Freedom to Fly
In December 2007 one of those mammals, a company called Bigelow Aerospace, filed the first legal challenge to Americaâ€™s rules for exporting space technology. It disputed the governmentâ€™s claim that foreign passengers travelling on a spaceship or space station were involved in a transfer of technology. The outcome suggests that there may be a chink in the armour of the export-controls regime.
Improbable as it sounds, Bigelow Aerospace makes and launches inflatable space-station modules and hopes, one day, to build a commercial space station. Under the existing rules, any non-American passengers on its space stations would have to comply with onerous export controls. These take months to satisfy and could plausibly even culminate in government monitors being present while the foreigner was near American space technology. Even training on the ground in a mock-up module was deemed a transfer of technology and therefore required export controls.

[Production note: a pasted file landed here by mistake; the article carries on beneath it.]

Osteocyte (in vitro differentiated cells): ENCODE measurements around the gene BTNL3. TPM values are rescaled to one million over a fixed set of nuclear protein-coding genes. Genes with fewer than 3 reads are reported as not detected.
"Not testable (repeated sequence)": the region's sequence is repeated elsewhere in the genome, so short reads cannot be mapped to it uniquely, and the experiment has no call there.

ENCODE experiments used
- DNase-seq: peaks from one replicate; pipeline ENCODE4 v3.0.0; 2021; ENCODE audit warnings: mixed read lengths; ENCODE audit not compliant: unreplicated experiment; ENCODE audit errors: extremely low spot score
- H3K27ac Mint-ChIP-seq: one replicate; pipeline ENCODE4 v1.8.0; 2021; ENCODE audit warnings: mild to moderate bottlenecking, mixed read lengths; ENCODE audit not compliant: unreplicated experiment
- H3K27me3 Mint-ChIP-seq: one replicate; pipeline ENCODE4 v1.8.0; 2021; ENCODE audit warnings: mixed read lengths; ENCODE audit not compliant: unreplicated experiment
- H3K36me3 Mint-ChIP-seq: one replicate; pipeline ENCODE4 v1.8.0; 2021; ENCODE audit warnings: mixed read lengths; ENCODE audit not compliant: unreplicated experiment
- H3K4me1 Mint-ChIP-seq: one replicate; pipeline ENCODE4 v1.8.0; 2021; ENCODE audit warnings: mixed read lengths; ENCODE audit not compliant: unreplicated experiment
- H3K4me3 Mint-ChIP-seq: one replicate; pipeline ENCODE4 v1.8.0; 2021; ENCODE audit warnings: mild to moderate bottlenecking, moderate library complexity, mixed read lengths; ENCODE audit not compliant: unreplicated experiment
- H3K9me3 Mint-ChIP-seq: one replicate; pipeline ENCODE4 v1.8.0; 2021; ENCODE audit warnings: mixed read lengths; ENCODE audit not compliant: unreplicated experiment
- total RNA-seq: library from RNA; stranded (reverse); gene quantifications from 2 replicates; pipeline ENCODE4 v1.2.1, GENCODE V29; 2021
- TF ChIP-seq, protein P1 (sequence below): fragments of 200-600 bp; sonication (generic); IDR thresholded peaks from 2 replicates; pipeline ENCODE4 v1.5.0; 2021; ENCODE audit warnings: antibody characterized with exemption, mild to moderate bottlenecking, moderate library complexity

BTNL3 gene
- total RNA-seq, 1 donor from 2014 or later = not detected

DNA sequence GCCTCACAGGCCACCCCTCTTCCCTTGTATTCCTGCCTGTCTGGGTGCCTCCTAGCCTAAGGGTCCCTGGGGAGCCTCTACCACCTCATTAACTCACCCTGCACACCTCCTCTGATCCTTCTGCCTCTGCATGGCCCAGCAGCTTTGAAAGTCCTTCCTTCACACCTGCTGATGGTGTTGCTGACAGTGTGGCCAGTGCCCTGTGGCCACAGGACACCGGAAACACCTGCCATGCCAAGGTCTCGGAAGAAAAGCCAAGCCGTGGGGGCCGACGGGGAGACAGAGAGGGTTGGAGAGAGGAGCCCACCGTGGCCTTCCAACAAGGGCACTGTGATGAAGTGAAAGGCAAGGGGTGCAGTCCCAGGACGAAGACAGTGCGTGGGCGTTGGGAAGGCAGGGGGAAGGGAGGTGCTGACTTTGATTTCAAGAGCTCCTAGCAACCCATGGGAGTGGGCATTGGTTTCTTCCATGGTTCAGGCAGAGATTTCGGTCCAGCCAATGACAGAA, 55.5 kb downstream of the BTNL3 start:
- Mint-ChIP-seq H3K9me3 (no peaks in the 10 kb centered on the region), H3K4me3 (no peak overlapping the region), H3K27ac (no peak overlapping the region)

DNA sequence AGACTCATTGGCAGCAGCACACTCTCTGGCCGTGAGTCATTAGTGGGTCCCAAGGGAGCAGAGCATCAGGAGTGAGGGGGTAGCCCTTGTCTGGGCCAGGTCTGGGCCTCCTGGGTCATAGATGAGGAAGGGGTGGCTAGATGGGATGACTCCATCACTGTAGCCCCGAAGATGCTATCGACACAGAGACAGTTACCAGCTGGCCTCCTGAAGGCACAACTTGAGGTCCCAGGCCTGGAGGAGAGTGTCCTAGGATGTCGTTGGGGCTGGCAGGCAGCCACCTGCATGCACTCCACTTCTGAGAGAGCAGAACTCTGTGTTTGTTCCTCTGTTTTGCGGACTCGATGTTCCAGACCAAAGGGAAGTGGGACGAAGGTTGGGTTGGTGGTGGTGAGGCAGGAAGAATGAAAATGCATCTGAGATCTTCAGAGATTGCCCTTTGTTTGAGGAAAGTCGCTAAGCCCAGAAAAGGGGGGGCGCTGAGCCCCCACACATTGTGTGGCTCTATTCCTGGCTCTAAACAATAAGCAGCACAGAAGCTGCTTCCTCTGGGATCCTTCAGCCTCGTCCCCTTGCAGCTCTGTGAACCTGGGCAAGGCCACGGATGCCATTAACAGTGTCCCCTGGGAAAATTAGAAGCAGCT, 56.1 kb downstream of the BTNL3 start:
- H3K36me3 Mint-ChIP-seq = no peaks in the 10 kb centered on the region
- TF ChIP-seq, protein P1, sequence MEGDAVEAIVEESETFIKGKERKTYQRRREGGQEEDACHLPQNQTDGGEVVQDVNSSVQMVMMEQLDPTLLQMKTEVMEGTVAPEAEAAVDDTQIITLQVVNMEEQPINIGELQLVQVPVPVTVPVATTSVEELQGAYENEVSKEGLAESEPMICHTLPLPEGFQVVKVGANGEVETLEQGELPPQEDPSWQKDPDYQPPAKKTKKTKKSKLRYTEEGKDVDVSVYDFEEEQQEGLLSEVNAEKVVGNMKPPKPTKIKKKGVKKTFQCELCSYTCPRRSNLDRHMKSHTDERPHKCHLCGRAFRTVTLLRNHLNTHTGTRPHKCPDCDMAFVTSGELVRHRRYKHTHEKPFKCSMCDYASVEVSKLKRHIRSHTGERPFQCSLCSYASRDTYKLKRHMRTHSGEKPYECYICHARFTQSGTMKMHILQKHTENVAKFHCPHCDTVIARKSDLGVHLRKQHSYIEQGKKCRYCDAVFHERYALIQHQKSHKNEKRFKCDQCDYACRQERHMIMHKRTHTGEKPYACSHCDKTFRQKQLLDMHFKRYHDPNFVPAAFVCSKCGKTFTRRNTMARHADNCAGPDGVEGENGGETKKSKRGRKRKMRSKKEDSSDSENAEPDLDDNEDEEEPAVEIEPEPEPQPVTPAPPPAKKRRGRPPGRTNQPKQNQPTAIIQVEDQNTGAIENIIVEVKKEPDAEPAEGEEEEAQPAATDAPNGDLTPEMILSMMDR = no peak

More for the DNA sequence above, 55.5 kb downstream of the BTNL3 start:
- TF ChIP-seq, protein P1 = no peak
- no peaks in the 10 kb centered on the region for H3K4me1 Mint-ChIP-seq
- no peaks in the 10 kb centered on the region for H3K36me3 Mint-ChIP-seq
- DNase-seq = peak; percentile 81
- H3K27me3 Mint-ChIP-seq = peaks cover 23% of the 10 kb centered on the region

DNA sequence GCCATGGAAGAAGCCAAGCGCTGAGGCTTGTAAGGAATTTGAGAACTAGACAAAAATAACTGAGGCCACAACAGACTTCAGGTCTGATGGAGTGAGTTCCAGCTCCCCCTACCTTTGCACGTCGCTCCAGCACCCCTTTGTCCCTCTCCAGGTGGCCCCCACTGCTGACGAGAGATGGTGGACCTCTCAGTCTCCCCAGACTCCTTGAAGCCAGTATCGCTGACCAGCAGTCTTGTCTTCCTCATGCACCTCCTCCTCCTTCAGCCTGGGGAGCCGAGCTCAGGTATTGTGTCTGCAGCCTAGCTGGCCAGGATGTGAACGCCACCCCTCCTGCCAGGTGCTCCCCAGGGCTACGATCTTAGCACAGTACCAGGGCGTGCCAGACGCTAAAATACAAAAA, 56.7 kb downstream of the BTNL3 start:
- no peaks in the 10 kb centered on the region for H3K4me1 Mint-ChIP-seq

Yet, taking a passenger flight does not mean you can build an aeroplane, observes Mike Gold, head of Bigelowâ€™s office in Washington, DC. His line of argument, it seems, has been accepted. Mr Gold says that the company received the ruling in February and that it has spent the past two months digesting it. He says that Bigelow has got â€œeverything we could wantâ€, though the ruling still precludes passengers from what he describes as the â€œbad-boy list of export controlâ€â€”nationals from Sudan, Iran, North Korea and China will not be allowed to fly or train on suborbital passenger flights, or visit Bigelowâ€™s space station.
Read the full story.